Fire support is used when, due to wind or distance,
it is not realistic to rely on a rifle shot, or to help a sniper team that
has struck a target and is being pursued by a large force. Since
fire support is generally the only form of friendly help nearby, it is
crucial for the team to thoroughly understand how to plan for its use,
and how to call it in when the time comes.
After establishing the TRPs and determining what
type of rounds you want on each target, you can begin to coordinate with
the unit's Fire Support Officer, or FSO. TRPs should be established
to coincide with as many natural checkpoints along the route of movement
as possible. The idea is that as you reach each checkpoint, you can
call it in by codeword and have the FSO adjust the guns to the next TRP
on that leg.
Since the smoke can be used to verify impact points,
they still have the option to adjust fire onto the enemy location and switch
to high explosive. Since the smoke will probably reduce the patrol's
ability to observe the enemy location and the impact of rounds, the fire
may have to be adjusted by a member of the FFU. This contingency
should be part of the coordinated plans made prior to departure.
During the movement, TRPs should cover known/suspected enemy locations, rally points, danger areas, and patrol bases. Again, by planning TRPs to cover each leg of the movement between checkpoints, the simple act of calling in a code word keeps higher up advised of your location and fire support readily on call. Sending a single-word code does not violate COMSEC, either, and the team's location cannot be compromised by such a short transmission. It also serves as a radio check, and it should be noted during the map reconnaissance whether the terrain near the checkpoint is in dead space where commo will be difficult. If so, call it in on the last bit of the leg where you have line-of-sight with the unit or plan a jump-off point where you can make commo. If you don't think you can make commo at a danger area based on terrain, you should consider changing you route since you won't be able to use fire support if needed.
Patrol bases and Rally Points are covered also, and
can use the "Polar" method of control rather than the "Shift from a Known
If you take a shot or two at a platoon-size element and they begin to pursue you, then it's nice to have a TRP between you and them where you can simply call in something like, "Immediate Suppression on AA10," as you run for your life. If it's between you and the enemy, they are more likely to move away from the impact zone rather than through it to pursue you. This buys you valuable time for your getaway.
Another idea, based on the organization and doctrine of the enemy is to have the guns standing by for counter-battery fire if the enemy decides to guess at your position and blast away with an artillery strike of their own.
Additionally, the team can use fire support assets
to keep a unit pinned while it picks off a person or two and moves to an
alternate location. For example, a sniper team engaging enemy LP/Ops
or patrols departing the enemy's perimeter can use fire support to suppress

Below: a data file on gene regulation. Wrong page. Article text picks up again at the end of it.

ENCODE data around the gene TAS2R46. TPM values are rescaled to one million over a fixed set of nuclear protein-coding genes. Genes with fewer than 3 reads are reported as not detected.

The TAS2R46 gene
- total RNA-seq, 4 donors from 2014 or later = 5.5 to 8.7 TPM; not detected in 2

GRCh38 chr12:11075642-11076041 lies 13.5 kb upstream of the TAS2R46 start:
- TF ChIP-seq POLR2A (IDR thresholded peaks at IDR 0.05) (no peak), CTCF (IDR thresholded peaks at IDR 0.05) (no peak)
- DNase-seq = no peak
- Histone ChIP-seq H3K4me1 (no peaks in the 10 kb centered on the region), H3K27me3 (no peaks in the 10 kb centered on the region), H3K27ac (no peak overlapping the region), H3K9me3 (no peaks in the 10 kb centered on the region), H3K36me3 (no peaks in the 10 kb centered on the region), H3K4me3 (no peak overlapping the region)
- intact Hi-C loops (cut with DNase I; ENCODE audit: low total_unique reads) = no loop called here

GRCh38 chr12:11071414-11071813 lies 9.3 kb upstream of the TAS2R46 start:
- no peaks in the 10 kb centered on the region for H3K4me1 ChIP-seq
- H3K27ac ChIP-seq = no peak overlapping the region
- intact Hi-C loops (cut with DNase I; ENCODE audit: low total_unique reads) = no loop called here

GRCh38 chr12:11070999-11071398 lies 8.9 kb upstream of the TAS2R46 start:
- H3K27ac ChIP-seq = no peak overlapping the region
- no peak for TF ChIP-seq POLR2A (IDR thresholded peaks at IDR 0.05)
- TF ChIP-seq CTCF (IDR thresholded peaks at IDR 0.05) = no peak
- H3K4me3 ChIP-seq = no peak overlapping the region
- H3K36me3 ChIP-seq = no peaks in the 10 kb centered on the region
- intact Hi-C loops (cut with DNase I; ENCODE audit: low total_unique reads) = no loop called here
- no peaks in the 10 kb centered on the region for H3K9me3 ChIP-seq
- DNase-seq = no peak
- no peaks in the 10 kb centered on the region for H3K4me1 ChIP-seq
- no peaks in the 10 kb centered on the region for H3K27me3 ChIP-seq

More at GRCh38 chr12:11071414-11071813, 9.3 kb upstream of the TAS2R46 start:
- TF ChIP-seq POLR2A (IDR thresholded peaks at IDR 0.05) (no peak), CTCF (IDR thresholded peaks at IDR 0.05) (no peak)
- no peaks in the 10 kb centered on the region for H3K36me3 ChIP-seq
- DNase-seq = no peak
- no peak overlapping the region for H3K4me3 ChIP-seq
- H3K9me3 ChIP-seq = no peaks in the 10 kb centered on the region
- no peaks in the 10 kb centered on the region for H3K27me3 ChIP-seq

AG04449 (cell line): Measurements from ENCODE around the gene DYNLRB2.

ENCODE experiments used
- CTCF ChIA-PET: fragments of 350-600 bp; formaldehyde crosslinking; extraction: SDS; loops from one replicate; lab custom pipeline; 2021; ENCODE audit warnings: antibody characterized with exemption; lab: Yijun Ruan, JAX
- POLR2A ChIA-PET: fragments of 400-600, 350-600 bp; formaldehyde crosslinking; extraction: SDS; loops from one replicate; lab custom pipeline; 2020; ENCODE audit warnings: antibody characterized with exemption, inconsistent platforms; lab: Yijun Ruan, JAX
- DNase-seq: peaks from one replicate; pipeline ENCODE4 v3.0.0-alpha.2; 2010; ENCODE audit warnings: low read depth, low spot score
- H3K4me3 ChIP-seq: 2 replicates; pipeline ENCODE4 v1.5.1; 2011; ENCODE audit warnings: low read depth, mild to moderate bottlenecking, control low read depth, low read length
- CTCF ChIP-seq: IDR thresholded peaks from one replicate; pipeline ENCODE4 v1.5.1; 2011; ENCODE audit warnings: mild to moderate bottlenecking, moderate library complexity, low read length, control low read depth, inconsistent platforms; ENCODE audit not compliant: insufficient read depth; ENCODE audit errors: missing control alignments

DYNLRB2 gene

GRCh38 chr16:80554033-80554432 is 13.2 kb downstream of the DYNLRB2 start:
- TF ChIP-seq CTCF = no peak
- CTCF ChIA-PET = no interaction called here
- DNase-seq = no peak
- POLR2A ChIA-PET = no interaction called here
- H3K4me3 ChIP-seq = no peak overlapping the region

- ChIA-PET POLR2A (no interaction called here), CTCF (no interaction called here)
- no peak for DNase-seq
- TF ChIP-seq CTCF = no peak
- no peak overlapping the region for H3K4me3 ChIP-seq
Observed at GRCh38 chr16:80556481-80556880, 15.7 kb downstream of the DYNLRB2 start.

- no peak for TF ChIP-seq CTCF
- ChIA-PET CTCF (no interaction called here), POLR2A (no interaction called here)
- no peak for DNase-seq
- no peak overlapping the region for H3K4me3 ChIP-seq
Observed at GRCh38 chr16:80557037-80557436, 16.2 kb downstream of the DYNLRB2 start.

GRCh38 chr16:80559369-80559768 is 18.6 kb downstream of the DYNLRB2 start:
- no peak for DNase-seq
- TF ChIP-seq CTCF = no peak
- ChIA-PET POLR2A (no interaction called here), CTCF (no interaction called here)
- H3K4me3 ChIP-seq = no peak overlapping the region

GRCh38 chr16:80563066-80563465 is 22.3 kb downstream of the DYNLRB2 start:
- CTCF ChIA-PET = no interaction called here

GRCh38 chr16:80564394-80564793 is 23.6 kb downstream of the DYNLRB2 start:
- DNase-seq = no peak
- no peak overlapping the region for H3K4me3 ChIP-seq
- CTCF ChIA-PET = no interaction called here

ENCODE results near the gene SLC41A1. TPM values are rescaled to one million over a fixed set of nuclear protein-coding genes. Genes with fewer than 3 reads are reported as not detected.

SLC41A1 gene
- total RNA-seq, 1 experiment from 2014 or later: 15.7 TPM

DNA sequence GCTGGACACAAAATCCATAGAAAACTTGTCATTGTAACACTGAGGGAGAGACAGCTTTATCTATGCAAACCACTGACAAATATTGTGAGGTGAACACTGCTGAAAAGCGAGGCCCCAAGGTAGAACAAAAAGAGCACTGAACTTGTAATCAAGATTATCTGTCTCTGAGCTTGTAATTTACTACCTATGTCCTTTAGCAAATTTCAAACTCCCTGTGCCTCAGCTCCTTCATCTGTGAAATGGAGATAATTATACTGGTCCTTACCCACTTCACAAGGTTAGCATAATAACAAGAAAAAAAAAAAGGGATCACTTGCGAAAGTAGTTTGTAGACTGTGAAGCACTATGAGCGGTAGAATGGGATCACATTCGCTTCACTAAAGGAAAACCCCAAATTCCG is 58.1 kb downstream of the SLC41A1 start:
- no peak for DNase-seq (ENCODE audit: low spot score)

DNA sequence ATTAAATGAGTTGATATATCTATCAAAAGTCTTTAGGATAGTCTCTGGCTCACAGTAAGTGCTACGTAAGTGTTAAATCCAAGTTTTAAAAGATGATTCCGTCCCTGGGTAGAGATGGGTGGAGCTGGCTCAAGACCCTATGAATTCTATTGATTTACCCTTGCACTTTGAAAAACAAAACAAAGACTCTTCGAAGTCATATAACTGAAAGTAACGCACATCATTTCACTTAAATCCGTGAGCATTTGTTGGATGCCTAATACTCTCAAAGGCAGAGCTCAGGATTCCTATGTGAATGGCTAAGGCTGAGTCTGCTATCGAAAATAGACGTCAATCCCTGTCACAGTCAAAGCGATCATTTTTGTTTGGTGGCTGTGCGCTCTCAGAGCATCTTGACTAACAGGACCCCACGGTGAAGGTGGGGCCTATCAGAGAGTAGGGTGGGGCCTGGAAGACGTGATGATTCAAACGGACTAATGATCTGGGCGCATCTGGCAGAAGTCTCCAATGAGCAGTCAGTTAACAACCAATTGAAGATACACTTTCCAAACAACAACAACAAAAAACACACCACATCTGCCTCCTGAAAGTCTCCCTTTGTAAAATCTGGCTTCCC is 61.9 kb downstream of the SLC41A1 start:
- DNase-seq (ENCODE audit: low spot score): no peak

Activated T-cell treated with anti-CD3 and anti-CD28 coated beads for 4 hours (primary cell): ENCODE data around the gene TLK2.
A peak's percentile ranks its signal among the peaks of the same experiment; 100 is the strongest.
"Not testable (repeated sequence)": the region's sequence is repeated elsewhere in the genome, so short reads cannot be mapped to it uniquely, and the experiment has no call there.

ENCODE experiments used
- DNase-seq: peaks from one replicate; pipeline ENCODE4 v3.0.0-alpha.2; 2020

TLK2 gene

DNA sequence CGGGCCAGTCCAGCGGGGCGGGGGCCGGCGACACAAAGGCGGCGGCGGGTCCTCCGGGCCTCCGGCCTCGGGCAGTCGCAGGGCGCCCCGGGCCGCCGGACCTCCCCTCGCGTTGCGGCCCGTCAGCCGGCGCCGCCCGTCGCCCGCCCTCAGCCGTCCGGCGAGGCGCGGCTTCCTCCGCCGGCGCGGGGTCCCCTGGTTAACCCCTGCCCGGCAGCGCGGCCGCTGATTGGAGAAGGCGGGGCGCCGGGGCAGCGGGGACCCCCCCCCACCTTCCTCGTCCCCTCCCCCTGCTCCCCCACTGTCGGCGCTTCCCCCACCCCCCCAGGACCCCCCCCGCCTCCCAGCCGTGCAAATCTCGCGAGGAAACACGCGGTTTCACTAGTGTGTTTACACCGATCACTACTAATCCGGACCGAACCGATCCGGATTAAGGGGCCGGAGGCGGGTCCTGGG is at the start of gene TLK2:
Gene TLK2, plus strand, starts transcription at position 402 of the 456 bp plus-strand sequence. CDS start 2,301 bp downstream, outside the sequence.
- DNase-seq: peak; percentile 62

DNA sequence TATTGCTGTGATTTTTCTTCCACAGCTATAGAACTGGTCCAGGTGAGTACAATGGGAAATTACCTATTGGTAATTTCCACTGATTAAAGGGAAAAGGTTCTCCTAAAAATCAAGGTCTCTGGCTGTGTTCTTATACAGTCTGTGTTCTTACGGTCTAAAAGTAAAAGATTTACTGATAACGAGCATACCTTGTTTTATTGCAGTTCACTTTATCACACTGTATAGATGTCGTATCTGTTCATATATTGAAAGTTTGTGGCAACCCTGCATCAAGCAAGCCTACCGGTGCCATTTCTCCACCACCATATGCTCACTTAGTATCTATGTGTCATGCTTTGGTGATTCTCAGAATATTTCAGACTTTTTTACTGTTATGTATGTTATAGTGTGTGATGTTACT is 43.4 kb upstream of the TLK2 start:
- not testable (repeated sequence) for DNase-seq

the main camp, which might be sending out a reaction force.
The best way to train at the squad level is to start by reviewing the different types of missions, the communications procedures, and how to adjust, along with the basics of danger close distances.
Instead of wasting a lot of time at the lecture board, you can take the troops to a sandtable marked with numbered strings for gridlines and give them a radio. You act as the FSO and they radio in their request (for some reason, using real radios works much better than without). An assistant instructor uses a pointer with a cotton ball taped on it to designate the impact point of the round and the sniper adjusts accordingly. The rest of the class is allowed to stand by to watch and learn. The first few soldiers invariably screw it up and are sent to the back of the line to do it again.
But, after watching a few people do it correctly, almost everyone catches on and can pick up a radio and do the job. The sandtable should be used after teaching each mission, beginning with a grid mission, then a shift, and finally a polar if time permits.
The next step is to get them onto a live fire range and FO for the BN Mortars at least quarterly. The mortar platoons generally enjoy having FO support.
After they have a sound foundation in the basics, training should take place on different methods of control, fire support overlays, and the fire support coordination.
Air Support should also be trained on.
Teams should make every effort to establish a good working relationship with the BN's FSO and mortar sections. The sandtable is an excellent tool, which should be used to evaluate EVERY member of the section on Call for and Adjust Indirect Fire, regardless of rank. All snipers must know these tasks by heart.
Further, understanding the MIL Relation Formula used in determining shift, increasing the snipers understanding of range estimation, and the mil dot scale in his scope is excellent, excellent training for a sniper.
And as with any training - for anyone, not just snipers - practice does not make perfect.
Perfect practice makes perfect!
Finally, it's your ass out there and the unit is counting on you.
What more needs to be said?
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